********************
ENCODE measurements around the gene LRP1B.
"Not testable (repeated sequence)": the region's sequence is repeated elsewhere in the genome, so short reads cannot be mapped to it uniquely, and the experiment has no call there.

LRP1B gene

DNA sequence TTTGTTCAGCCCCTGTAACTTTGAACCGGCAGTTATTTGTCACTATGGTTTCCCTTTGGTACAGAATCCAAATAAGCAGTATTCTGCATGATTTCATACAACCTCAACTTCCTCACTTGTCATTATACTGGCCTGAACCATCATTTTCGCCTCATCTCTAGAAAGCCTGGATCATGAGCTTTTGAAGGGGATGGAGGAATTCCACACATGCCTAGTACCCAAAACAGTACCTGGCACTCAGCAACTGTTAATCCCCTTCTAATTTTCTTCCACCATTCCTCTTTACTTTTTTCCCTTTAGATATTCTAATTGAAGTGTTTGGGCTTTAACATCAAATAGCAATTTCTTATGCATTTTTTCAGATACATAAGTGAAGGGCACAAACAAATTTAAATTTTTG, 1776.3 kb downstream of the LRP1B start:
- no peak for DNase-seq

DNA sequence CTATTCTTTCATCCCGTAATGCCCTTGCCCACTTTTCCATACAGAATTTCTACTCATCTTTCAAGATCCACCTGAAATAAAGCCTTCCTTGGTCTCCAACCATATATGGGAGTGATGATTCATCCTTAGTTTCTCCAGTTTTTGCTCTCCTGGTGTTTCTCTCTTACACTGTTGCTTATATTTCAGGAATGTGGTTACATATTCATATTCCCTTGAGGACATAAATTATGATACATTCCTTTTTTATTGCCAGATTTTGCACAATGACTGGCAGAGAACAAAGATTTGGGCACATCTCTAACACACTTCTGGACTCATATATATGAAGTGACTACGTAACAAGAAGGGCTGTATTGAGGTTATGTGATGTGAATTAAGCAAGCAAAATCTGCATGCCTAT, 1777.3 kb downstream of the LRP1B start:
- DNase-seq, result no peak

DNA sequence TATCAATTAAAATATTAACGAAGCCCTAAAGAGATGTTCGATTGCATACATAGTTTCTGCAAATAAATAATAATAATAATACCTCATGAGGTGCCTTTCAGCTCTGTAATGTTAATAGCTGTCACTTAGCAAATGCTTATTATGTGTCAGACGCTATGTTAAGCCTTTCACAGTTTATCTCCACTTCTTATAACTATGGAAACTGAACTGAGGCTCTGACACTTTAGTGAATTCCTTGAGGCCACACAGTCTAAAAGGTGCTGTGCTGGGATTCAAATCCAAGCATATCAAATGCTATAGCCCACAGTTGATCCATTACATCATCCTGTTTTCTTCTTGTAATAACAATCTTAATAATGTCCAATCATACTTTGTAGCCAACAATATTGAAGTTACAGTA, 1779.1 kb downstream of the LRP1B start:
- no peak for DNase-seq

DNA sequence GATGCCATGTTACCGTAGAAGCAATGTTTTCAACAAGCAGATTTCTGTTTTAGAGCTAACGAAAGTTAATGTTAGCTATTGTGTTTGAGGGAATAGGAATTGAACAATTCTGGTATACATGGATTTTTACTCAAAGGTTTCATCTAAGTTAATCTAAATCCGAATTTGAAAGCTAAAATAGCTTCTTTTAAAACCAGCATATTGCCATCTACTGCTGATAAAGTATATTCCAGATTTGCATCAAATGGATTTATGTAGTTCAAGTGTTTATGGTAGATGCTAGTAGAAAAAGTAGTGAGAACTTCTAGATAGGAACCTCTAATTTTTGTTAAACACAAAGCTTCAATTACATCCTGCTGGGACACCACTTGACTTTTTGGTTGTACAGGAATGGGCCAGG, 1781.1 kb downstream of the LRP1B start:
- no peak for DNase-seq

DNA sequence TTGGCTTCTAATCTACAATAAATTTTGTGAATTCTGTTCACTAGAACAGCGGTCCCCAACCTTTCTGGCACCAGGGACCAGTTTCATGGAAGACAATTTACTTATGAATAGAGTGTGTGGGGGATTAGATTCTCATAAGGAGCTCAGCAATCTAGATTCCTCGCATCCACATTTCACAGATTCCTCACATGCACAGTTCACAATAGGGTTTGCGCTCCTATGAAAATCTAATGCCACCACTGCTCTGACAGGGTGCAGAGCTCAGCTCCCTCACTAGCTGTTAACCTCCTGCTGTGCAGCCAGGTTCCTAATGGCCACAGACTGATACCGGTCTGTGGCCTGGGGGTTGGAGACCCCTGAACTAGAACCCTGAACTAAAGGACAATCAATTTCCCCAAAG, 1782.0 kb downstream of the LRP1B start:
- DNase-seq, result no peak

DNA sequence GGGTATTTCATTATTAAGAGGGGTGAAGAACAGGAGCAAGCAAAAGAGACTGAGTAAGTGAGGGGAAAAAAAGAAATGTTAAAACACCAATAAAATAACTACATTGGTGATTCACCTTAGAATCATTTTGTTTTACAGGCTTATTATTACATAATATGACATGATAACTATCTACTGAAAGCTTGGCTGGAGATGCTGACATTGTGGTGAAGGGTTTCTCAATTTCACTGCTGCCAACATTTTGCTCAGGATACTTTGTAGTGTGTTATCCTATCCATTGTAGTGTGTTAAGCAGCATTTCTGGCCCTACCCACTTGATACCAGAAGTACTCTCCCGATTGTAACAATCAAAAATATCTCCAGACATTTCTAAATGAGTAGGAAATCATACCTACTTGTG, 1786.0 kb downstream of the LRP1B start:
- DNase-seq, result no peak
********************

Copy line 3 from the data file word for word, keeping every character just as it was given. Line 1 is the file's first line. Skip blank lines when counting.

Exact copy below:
LRP1B gene